From live streaming to interactive outdoor campaigns, Marketing Week predicts four trends that will change the media in 2017.
Live streaming enters the mainstream
Brands have to date approached live video streaming as an experiment or PR stunt, rather than a core tactic within their marketing armoury. Expect that to change in 2017 as the live streaming services of all the big social networks grow their user base and the concept gains traction among consumers.
Facebook went in hard with a multimedia advertising campaign to promote its Facebook Live service at the end of last year, while its sister company Instagram added live video functionality in November.
Twitter recently agreed a deal to live-stream 10 NFL matches for free worldwide, turning the platform into a live TV broadcaster. Meanwhile Snapchat’s new wearable product Spectacles made the news when a teaching surgeon wore the glasses to live-stream part of an operation.
There are already signs that brands are using live video for more sophisticated marketing purposes, such as product launches. In December, Xbox used Twitter’s new Periscope Producer tool to live-stream the trailer for a new game, attracting more than 300,000 viewers.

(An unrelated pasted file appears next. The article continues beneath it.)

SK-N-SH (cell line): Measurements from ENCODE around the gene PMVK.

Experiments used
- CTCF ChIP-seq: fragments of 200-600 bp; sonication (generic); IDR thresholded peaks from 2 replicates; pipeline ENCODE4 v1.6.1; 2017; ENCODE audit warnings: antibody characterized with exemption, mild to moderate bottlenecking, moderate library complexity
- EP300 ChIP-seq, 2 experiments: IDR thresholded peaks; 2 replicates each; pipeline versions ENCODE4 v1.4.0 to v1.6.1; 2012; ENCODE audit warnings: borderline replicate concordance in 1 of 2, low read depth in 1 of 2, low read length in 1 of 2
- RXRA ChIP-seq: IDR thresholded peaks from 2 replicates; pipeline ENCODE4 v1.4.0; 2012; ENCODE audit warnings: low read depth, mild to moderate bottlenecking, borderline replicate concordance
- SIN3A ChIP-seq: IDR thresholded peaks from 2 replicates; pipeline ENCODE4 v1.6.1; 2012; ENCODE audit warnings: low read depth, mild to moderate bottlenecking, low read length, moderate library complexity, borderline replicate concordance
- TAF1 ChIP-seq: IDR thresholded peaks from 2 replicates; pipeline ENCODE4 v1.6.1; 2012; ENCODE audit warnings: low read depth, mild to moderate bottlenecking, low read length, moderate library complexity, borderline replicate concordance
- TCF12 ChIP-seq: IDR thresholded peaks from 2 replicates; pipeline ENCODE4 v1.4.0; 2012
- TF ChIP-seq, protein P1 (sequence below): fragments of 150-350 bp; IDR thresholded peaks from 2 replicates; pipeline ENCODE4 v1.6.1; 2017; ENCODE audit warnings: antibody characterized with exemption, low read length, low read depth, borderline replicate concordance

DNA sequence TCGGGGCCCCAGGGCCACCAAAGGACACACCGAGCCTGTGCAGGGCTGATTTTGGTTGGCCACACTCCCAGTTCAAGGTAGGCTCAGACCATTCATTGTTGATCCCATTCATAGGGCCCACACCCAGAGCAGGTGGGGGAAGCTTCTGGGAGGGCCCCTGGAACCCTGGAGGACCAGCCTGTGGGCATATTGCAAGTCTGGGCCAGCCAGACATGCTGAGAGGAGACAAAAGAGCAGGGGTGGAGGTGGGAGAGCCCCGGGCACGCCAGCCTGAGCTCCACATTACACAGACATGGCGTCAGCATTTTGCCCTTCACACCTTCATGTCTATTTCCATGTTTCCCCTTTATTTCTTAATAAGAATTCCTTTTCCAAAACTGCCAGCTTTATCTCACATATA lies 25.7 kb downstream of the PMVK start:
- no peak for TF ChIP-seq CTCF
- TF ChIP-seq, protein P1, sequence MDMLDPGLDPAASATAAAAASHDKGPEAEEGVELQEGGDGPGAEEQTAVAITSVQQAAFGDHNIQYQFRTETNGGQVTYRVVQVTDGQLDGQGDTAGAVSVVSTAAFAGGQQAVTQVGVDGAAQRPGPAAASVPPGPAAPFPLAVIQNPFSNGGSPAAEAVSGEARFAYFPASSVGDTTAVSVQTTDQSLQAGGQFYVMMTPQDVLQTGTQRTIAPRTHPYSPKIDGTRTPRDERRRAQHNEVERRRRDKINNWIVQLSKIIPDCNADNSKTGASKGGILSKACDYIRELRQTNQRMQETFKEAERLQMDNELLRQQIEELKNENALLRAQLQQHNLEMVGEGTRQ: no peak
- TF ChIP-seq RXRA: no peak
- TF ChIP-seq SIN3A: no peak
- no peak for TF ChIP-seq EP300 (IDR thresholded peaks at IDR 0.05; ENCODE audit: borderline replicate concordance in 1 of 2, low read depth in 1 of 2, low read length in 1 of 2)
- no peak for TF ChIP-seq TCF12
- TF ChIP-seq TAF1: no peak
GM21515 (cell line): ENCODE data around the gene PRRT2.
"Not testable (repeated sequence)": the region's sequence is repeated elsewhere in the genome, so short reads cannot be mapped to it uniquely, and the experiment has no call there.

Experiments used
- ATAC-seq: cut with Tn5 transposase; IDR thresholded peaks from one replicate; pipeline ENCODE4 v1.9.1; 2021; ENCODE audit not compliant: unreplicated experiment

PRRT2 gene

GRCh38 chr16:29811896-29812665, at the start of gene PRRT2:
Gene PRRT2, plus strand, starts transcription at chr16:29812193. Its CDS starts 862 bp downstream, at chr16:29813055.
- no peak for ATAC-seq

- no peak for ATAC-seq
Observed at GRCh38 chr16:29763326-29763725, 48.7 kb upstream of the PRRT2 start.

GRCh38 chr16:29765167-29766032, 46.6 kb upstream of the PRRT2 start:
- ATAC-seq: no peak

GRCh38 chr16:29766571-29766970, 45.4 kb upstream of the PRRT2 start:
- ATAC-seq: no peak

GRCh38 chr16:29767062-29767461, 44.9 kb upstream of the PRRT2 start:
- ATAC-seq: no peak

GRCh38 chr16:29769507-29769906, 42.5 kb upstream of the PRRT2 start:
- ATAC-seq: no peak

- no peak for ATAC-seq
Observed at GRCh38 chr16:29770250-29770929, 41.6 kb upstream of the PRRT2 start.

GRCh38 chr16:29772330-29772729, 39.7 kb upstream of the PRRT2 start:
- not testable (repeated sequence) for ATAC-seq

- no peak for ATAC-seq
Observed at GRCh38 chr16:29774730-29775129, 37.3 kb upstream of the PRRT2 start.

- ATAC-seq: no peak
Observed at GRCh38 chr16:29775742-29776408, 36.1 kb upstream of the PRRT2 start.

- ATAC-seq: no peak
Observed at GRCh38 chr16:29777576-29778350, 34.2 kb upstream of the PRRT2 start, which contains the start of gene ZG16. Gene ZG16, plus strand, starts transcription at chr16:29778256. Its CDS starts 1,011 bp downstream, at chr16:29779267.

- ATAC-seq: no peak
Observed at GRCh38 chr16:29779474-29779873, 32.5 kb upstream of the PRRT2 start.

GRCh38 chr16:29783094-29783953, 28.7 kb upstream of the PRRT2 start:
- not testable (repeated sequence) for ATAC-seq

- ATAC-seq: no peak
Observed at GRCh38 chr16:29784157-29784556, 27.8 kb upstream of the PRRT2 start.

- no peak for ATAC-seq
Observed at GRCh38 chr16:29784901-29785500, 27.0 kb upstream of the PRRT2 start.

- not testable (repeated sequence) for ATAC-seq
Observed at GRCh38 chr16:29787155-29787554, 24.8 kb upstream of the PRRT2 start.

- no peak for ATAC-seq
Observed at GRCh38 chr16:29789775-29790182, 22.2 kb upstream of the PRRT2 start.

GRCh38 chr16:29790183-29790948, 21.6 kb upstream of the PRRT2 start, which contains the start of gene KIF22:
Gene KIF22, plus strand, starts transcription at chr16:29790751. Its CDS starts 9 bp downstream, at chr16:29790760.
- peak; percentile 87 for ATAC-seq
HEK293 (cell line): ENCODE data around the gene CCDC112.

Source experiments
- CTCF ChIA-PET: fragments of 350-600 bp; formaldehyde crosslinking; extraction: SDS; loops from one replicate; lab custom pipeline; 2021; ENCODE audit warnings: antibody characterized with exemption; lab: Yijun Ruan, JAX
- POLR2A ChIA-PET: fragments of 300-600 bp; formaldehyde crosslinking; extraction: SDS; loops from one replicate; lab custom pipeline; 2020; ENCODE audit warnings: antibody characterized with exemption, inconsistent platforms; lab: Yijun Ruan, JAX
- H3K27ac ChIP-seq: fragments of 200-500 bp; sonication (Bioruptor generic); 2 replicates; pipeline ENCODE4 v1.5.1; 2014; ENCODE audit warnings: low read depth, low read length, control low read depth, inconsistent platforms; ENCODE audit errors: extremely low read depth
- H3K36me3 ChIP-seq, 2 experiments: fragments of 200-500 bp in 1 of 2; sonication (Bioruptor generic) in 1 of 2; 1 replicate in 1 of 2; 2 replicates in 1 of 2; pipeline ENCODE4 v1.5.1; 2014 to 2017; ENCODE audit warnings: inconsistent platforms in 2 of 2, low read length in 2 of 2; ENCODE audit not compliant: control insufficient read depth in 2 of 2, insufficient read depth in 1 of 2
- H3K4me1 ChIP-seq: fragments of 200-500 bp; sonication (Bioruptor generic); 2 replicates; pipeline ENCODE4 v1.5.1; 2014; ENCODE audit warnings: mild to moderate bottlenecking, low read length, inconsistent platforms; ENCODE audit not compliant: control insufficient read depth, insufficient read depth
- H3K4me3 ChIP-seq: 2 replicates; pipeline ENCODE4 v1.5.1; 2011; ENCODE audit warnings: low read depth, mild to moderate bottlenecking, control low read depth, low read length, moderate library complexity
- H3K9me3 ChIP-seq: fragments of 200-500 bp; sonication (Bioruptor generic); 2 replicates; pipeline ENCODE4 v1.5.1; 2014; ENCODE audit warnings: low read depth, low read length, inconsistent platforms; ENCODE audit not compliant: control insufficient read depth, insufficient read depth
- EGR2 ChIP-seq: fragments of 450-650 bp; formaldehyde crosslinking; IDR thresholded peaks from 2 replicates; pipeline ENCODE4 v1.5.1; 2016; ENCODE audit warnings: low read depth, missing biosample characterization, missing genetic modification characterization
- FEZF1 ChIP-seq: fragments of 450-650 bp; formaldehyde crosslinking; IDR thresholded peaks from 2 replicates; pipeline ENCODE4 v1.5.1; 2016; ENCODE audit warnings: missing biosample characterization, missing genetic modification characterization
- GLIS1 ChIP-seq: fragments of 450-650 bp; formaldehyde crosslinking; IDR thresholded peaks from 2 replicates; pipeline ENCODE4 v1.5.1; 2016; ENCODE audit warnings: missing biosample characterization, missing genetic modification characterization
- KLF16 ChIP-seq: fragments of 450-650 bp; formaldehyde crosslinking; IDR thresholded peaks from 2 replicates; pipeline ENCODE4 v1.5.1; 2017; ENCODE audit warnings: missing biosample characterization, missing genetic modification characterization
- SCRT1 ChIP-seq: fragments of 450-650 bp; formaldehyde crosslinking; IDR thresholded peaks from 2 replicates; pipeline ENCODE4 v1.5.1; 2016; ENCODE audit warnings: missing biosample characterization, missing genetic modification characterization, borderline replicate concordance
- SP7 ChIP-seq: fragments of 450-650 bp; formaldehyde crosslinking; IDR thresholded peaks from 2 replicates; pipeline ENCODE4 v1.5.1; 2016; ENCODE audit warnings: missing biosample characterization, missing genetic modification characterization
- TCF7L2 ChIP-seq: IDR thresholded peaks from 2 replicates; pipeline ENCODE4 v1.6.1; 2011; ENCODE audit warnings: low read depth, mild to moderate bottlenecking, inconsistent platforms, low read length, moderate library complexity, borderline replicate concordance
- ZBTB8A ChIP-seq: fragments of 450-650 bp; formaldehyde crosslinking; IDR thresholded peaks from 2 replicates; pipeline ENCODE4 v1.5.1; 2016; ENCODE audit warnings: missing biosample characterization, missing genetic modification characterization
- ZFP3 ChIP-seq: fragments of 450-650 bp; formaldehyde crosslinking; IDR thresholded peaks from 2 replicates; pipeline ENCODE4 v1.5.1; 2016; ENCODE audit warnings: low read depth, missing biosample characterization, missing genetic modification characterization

The tool enables brands and media organisations to create high quality streams, rather than just footage taken on a phone or tablet. Twitter’s head of brand strategy Eimear Lambe tells Marketing Week the company expects to work with publishers “on a broader range of live broadcast partnerships” next year.
Live streaming is also being used within traditional TV adverts. Last year, Virgin Holidays created a live TV advert by piecing together live footage from 18 locations within a 60-second spot. Such examples highlight the opportunities for brands to create interaction and excitement among consumers during live TV moments such as sporting events or programmes like the X Factor.